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BUSINESS
January 9, 2009 | Alana Semuels
After a barrage of complaints, federal regulators shifted gears Thursday and said they would no longer require that used children's clothing, toys and other items sold at secondhand stores be tested for lead. Thrift and consignment store operators had protested that they couldn't afford to pay for the testing, and that doing so would require them to stop selling some goods or even go out of business.
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BUSINESS
April 17, 2000 | GREG JOHNSON, TIMES STAFF WRITER
Linda Kelly earns plenty of frequent-flier mileage traveling to corporate auctions where she bids on such industrial-strength used equipment as Class 100 clean rooms and nitrogen belt furnaces. But as the $100-billion business of disposing of excess corporate assets moves online, the Microsemi Corp. executive plans to spend more time in her Santa Ana office.
BUSINESS
July 10, 2006 | Dawn C. Chmielewski, Times Staff Writer
Sony Corp. has patented technology that would prevent its PlayStation consoles from playing used, rented or borrowed video games -- raising questions about whether the electronics and entertainment giant may attempt to redefine what it means to own something in the digital age. Sony has said little about the technology, patented in Japan in 2000, or how it might be deployed.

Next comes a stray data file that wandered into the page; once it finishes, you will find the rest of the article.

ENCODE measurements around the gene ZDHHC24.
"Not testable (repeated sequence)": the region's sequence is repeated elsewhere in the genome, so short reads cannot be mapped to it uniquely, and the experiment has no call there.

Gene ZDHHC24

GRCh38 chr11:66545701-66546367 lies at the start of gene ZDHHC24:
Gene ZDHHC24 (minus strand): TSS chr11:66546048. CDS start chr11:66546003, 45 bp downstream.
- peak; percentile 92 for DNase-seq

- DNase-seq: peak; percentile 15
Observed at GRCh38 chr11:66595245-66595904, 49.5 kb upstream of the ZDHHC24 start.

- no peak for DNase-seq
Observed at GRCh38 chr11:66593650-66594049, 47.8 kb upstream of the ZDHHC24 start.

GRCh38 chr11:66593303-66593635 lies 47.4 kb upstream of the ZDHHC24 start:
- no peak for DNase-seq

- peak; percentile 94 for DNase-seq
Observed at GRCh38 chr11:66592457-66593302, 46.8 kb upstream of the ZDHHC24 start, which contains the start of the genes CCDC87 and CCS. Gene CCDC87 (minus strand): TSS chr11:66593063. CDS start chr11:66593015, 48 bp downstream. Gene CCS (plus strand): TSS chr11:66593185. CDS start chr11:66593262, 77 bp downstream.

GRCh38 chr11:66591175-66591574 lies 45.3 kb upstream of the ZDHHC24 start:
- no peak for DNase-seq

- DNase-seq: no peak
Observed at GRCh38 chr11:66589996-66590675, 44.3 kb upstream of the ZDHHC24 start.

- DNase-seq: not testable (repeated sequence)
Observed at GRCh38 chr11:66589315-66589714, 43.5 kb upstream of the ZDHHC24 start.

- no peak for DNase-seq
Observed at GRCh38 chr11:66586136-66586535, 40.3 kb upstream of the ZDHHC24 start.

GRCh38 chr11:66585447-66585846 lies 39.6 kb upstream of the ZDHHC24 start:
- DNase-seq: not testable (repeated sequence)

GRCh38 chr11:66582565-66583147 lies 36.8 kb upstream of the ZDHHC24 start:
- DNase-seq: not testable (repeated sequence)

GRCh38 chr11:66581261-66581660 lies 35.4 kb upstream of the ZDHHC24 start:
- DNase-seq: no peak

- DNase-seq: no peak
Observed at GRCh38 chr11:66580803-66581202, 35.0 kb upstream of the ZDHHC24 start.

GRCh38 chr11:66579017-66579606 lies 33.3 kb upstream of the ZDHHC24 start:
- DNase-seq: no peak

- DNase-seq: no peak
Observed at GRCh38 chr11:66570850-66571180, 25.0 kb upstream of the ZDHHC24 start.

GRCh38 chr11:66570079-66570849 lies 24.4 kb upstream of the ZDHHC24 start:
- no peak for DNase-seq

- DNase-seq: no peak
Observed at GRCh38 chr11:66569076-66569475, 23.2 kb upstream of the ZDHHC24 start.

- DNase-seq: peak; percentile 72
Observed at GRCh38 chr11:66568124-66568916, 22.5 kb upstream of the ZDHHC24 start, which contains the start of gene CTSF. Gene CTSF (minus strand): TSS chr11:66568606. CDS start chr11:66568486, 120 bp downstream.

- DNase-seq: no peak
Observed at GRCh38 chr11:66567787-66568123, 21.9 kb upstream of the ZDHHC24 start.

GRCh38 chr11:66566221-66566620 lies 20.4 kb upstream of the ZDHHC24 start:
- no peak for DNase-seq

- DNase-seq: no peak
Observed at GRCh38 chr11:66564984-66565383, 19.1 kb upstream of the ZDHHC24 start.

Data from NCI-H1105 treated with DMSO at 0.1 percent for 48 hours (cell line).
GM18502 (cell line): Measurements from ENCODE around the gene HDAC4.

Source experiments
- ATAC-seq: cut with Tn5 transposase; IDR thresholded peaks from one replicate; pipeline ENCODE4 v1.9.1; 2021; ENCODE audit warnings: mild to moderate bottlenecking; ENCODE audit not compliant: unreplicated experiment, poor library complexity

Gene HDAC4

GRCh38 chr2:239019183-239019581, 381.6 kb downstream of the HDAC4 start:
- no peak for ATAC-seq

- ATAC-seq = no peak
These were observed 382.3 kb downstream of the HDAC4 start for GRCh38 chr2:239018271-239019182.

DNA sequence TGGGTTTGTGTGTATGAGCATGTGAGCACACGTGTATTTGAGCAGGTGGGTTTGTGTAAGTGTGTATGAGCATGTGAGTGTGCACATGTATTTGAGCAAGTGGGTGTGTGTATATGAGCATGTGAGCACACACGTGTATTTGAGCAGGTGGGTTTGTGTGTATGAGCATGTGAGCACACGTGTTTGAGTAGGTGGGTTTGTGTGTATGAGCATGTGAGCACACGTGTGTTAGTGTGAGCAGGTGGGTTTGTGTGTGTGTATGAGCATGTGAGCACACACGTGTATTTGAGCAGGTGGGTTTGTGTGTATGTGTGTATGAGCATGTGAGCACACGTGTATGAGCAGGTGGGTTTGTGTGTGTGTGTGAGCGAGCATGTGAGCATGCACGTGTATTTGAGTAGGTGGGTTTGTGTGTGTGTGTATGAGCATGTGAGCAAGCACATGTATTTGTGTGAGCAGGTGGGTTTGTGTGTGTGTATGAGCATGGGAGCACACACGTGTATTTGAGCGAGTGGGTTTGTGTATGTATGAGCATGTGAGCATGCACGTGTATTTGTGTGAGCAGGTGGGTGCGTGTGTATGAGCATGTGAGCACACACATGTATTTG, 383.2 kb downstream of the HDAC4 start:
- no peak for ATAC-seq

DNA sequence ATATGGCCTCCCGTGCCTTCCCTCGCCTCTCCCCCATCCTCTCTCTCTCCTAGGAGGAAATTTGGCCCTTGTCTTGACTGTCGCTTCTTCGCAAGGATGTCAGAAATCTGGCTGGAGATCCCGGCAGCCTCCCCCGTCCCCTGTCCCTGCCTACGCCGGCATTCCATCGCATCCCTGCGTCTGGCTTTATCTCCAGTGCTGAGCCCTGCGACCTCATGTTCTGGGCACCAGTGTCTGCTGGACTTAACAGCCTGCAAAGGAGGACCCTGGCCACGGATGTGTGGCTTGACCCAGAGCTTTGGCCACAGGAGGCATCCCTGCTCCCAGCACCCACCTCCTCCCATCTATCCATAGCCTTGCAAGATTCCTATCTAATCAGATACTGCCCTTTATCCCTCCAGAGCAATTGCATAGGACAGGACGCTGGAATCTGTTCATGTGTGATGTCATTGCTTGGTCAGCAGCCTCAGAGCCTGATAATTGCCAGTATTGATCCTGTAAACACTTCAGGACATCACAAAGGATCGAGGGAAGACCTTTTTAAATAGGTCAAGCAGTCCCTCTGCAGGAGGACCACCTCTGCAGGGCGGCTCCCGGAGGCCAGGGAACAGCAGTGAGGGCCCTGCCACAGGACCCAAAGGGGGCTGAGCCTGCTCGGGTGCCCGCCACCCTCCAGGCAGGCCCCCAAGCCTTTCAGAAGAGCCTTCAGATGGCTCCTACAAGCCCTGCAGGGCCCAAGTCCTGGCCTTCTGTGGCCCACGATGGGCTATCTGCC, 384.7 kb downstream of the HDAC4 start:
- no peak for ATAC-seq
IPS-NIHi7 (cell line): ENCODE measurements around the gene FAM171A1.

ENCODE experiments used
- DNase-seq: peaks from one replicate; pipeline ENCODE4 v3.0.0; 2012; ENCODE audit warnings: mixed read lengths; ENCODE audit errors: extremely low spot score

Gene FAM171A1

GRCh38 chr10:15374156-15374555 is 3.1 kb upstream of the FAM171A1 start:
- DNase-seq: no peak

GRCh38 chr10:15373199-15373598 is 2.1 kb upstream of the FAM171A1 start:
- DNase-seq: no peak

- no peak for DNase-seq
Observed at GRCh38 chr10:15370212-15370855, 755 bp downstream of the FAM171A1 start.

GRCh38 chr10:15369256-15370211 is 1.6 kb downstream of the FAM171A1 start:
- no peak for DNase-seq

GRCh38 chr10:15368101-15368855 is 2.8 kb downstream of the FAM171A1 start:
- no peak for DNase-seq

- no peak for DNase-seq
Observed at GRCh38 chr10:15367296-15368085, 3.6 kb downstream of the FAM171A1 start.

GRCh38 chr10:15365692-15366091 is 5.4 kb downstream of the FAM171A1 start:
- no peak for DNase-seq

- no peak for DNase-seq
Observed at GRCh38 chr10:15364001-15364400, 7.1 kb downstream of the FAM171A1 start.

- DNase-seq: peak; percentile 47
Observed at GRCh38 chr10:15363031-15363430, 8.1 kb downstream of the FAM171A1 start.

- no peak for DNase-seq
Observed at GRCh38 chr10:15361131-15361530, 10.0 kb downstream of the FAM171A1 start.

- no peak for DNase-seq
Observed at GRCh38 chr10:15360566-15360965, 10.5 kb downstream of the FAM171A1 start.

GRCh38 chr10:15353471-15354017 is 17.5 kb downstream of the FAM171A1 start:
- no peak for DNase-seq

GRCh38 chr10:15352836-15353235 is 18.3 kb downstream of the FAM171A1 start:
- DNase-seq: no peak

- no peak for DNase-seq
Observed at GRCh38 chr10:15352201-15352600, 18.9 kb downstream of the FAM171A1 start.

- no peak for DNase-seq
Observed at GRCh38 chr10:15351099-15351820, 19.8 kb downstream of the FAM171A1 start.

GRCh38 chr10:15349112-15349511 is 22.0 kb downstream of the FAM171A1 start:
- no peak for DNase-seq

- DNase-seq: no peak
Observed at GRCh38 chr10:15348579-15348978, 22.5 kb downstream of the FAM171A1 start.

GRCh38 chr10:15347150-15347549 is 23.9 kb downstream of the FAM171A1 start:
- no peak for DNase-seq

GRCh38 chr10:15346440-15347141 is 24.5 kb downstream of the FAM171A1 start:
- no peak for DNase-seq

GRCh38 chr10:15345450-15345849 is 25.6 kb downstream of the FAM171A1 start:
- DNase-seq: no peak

NEWS
July 28, 1997 | JANET WILSON, TIMES STAFF WRITER
Meet Vahan Chamlian, the world's largest dealer in secondhand clothes. If you have ever donated your used duds to charity for a tax deduction, there's a chance you helped pay for his million-dollar Fresno home, his wife's Rolls-Royce or the corporate jet he uses for client calls worldwide. "The American public is very generous," the 71-year-old Chamlian said with a chuckle, an imported cigar clamped in his teeth and a diamond pinky ring sparkling on his left hand.
NEWS
June 8, 1990 | KATHRYN BOLD, Kathryn Bold is a regular contributor to Orange County Life
Heaven for bargain hunters can be found in the cluttered interiors of a consignment shop. For those lost souls who have yet to discover these gardens of Eden for the thrifty, imagine a garage sale that never ends, a flea market where anybody can put his unwanted possessions up for sale. Better than thrift stores because they're more selective about their merchandise, cheaper than antique stores, consignment shops have popped up all over Orange County.
NEWS
December 26, 1996 | JESSE KATZ, TIMES STAFF WRITER
Like generations of smugglers along the Rio Grande, the gray-haired man with the droopy right eye specializes in exploiting the laws of supply and demand. As he prepared to slip a 20-kilo load across the U.S.-Mexico border, molding it into a tight wad with packing tape, he rationalized his illicit trade as an act of desperation, the sort of thing decent people turn to when poverty and unemployment cut their options short.
ENTERTAINMENT
June 29, 1993 | CHUCK PHILIPS, SPECIAL TO THE TIMES